After a long wait and many delays the US Senate’s infamous ‘torture report’ was released on Tuesday 9th December. The torture report is 528 page document entitled ‘Committee Study of the Central Intelligence Agency’s Detention and Interrogation Program’ written by the Senate Select Committee on Intelligence. The released document is an executive summary of a more than 6,700 page report which analysed more than 6 million memos, statements and other documents and focuses on the CIA’s detention and interrogation programme from 2001 until 2009 – when the programme was officially terminated. The gruesome torture techniques used by the CIA remained a well-guarded secret until Tuesday despite a decade full of accusations and rumour games.
In the previous article, it was argued that Turkish foreign policy in the Middle East “is obviously, yet tacitly, revisionist.” Specifically, examples such as the Syrian civil war were employed to highlight Turkey’s revisionist goals (i.e. regime change) and its efforts to rely on great powers (U.S. and NATO) in order to achieve them without getting too much involved. Continue reading
All are equal before the law and are entitled without any discrimination to equal protection of the law.
– Universal Declaration of Human Rights (UN 1948).
‘Before the law stands a gatekeeper’ – this is how Franz Kafka’s short parable begins. A man from the countryside (K) arrives in front of a legislative building to be admitted to the Law. However, the gatekeeper stands in front of the door, always deferring the man’s admittance. K waits patiently, at times bribing the gatekeeper; in return, he is told: ‘I am taking this only so that you do not think you have failed to do anything’. The gatekeeper informs K that the latter can try to enter the Law, but he also reminds the countryman of the former’s power to keep him away from the gate: ‘It is possible’ to be admitted, the man is told, ‘but not now’. K waits his entire life before the Law, and dies outside the building. The parable ends here.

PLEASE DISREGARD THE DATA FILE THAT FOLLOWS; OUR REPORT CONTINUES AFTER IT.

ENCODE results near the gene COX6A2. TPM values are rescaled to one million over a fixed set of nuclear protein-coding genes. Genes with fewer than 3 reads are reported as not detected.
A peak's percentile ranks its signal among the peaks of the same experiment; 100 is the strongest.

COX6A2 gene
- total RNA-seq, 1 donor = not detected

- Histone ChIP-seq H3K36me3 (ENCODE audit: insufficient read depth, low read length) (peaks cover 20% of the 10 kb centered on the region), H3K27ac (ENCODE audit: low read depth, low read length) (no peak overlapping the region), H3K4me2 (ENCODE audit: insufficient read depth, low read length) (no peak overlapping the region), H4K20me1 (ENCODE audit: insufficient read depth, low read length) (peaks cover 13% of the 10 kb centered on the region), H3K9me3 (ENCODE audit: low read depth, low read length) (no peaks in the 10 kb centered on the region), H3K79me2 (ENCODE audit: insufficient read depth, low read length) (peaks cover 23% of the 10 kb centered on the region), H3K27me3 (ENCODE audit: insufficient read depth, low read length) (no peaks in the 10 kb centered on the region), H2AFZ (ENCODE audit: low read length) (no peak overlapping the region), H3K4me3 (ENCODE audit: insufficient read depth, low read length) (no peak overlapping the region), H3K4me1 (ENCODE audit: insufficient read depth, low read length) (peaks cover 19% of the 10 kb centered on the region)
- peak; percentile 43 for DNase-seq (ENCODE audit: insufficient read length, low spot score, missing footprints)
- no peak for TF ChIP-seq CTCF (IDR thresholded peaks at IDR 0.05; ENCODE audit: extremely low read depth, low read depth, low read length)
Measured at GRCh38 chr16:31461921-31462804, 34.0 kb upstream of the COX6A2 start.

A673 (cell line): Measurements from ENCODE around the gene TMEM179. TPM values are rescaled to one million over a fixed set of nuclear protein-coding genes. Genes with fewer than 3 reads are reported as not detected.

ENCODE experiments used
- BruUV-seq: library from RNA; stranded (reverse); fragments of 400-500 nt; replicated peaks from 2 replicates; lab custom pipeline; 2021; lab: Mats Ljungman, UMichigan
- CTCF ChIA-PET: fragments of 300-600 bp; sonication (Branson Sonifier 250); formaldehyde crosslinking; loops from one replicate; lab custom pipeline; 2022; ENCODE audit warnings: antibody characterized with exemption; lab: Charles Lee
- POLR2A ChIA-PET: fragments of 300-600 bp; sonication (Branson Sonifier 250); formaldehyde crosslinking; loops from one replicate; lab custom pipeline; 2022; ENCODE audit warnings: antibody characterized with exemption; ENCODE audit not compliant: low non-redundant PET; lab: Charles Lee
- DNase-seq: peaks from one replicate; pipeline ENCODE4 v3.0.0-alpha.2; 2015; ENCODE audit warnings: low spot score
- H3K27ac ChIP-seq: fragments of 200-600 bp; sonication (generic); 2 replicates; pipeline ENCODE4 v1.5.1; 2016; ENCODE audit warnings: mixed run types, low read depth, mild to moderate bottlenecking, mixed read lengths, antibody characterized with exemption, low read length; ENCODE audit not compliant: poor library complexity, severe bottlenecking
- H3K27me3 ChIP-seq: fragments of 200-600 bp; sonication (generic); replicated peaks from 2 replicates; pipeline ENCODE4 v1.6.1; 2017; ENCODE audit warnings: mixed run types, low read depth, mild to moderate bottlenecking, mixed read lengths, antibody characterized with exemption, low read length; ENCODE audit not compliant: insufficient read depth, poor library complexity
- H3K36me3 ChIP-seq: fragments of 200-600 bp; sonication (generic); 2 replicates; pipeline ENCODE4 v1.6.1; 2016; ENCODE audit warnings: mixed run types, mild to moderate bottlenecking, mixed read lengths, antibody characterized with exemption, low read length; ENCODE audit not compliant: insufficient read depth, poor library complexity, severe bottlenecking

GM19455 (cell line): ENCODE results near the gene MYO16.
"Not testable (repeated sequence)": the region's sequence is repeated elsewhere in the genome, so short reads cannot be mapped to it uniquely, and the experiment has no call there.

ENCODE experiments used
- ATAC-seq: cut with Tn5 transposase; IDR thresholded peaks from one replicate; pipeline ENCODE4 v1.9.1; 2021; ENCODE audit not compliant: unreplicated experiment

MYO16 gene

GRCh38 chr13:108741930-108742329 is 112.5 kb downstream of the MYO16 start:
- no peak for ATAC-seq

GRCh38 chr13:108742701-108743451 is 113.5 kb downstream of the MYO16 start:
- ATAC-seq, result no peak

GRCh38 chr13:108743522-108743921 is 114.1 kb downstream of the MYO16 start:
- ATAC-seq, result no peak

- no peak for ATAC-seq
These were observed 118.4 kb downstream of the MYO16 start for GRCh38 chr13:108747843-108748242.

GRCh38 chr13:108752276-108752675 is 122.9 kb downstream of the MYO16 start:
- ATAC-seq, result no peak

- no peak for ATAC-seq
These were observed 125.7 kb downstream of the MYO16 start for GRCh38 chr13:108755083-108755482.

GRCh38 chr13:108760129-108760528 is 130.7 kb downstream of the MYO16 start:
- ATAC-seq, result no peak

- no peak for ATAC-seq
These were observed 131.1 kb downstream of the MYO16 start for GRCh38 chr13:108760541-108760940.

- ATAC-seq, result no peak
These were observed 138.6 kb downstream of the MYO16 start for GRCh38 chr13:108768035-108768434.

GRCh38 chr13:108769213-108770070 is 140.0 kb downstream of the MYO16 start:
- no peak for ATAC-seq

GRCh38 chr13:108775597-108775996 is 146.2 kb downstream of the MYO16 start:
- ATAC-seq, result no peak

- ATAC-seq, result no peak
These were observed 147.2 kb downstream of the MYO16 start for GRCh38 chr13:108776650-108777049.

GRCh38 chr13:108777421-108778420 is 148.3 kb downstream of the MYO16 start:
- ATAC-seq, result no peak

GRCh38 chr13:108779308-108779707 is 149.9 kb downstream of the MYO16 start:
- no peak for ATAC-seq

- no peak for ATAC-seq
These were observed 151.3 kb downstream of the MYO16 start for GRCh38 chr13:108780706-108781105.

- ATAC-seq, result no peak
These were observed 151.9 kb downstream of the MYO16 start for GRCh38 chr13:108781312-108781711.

Dr. Giedrius Česnakas, is Vice Dean of the Faculty of Political Science and Diplomacy at Vytautas Magnus University
Fuad Shahbazov (FS): Russia has become a strong headache for the North Atlantic Alliance once again, how would you estimate the current relationship between Russia and NATO?
Giedrius Česnakas (GČ): From my perspective, Russia, with its aggressive actions missed an opportunity to become normal regional power, to become a reliable partner of the West against raising China, which form my perspective, is the greatest threat to Russia. Being partner and not an adversary of NATO Russia could “soften” NATO, and make much more impact that it does today. While Russia was cooperating with NATO, threat from Moscow in NATO was perceived as a delusion of the Baltic States. Before the occupation and annexation of Crimea, NATO was losing itself, it was not sure about its role and causes of existence. After Russia’s aggression NATO found the basis for its existence once again, found reassurance in its role, and started to make its military presence in the states that joined after 1999 more noticeable.
It would seem that possibilities for deep cooperation between NATO and Russia are lost for a very long time, however, mutual fight against terrorism could lead to some cooperation, but it would not be deep.